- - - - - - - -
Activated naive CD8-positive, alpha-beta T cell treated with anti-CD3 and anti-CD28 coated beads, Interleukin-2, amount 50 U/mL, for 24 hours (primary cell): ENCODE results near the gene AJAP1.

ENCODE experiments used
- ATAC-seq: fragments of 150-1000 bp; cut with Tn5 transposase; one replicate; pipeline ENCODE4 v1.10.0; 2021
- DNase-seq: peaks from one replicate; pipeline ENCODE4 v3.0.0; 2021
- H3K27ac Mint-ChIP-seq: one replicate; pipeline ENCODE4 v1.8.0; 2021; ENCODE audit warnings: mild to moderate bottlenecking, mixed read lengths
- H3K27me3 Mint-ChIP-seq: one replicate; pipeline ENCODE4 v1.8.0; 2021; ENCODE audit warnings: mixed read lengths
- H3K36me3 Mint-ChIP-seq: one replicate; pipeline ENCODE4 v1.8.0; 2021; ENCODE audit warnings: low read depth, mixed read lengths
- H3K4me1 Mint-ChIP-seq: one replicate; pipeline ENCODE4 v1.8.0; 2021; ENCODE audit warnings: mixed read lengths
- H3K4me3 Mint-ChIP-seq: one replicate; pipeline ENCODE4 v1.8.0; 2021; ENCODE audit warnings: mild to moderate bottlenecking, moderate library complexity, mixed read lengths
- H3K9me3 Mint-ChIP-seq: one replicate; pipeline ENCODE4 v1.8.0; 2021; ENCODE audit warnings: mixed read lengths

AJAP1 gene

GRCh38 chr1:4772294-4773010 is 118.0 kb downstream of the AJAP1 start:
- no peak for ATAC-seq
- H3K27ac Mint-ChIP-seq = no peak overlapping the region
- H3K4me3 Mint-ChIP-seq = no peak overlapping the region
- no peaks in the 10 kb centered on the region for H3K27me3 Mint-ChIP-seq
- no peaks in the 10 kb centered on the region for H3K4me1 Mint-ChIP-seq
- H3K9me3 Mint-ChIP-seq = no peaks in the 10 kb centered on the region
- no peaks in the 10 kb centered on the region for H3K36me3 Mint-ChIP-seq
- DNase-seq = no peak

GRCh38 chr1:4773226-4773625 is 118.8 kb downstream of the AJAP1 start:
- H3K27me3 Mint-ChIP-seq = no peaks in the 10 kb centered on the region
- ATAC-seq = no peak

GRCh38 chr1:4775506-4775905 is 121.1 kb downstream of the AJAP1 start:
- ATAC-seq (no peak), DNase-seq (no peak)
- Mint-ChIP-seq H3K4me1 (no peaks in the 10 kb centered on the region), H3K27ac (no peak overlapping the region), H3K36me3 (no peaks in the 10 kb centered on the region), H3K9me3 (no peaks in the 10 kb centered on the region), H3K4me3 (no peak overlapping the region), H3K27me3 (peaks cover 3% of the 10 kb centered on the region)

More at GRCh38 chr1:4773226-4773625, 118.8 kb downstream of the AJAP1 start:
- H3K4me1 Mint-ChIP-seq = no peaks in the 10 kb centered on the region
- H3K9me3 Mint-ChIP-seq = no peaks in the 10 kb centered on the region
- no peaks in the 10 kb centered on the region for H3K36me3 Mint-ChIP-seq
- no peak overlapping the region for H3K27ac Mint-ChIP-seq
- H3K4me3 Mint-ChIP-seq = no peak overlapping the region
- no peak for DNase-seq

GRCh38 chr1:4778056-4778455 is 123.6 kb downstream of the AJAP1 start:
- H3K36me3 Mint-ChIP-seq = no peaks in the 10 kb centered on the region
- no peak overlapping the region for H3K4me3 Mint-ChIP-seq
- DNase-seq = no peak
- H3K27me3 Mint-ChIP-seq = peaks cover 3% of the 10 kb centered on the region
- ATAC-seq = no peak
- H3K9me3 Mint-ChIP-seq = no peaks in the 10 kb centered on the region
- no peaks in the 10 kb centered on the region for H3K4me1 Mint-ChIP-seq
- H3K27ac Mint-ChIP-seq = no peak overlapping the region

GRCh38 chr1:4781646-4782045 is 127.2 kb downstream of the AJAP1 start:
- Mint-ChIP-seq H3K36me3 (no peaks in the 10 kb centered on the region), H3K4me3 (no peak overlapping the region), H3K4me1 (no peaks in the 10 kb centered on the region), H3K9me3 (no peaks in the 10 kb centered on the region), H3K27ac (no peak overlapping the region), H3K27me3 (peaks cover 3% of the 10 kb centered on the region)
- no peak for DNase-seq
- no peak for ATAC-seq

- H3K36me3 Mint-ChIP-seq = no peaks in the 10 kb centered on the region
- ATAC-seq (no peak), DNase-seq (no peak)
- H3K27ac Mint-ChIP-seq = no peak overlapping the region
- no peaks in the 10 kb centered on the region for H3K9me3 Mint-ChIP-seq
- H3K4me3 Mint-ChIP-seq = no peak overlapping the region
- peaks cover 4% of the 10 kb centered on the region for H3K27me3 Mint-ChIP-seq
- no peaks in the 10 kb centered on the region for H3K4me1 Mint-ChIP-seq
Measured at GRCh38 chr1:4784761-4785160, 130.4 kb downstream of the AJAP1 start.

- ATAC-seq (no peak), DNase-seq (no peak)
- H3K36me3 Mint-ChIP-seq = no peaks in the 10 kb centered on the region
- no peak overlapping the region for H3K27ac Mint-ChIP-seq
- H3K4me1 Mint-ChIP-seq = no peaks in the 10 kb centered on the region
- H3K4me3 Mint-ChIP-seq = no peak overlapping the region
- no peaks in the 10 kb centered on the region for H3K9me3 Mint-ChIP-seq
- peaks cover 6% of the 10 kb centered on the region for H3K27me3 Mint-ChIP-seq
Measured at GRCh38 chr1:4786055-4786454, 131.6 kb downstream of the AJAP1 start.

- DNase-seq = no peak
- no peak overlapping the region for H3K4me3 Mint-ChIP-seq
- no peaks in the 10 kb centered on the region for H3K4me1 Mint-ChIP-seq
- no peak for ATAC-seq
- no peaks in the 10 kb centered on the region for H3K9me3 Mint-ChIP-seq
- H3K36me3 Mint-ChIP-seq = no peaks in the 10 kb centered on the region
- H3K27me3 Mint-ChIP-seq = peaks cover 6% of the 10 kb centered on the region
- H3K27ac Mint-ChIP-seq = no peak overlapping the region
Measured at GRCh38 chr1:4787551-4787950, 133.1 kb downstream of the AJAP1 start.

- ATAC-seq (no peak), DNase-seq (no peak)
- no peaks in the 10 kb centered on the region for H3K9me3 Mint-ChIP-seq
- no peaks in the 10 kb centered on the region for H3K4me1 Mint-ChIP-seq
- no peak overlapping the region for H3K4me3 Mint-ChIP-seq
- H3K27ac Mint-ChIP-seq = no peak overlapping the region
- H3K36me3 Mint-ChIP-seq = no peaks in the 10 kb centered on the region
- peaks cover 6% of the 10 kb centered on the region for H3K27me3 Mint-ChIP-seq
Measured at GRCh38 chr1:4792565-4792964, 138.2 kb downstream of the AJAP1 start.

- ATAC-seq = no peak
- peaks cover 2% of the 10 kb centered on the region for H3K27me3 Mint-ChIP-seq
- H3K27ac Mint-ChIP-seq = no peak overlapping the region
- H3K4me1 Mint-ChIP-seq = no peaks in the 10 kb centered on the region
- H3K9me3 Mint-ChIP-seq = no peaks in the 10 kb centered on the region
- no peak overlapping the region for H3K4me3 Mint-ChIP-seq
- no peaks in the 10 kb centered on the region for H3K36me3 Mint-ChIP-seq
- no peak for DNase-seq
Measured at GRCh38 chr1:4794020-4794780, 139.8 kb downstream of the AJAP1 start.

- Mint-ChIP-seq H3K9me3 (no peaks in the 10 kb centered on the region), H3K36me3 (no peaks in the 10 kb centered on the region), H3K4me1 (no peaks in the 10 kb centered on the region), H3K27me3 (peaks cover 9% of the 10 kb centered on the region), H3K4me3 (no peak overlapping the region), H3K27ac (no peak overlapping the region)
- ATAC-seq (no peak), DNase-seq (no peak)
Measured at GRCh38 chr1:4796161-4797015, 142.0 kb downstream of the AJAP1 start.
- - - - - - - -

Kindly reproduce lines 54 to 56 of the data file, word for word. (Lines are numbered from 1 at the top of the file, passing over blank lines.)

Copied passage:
Measured at GRCh38 chr1:4784761-4785160, 130.4 kb downstream of the AJAP1 start.

- ATAC-seq (no peak), DNase-seq (no peak)
- H3K36me3 Mint-ChIP-seq = no peaks in the 10 kb centered on the region